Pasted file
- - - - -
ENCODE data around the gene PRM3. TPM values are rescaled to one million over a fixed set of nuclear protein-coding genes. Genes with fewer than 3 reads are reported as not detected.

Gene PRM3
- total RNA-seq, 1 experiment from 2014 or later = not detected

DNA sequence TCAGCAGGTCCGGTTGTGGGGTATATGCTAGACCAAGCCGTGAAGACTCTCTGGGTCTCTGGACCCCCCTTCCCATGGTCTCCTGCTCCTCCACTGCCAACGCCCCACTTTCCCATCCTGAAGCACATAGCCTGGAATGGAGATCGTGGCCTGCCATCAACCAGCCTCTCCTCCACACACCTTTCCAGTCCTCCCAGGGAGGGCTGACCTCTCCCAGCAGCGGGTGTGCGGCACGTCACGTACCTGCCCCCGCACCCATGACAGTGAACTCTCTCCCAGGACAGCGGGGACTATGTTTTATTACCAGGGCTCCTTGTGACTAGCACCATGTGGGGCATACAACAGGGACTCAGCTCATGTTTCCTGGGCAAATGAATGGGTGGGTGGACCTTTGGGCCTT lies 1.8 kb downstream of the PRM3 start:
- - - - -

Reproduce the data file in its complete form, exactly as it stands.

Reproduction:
ENCODE data around the gene PRM3. TPM values are rescaled to one million over a fixed set of nuclear protein-coding genes. Genes with fewer than 3 reads are reported as not detected.

Gene PRM3
- total RNA-seq, 1 experiment from 2014 or later = not detected

DNA sequence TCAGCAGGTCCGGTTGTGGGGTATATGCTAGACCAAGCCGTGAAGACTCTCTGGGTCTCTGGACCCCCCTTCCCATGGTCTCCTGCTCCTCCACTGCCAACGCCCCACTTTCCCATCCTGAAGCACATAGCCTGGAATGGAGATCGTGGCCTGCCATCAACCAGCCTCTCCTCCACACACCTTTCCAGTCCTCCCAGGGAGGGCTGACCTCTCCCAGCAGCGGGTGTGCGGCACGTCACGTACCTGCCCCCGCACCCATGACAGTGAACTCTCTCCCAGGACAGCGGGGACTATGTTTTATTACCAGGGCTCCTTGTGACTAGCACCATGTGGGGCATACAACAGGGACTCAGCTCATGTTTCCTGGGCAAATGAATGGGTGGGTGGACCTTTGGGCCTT lies 1.8 kb downstream of the PRM3 start: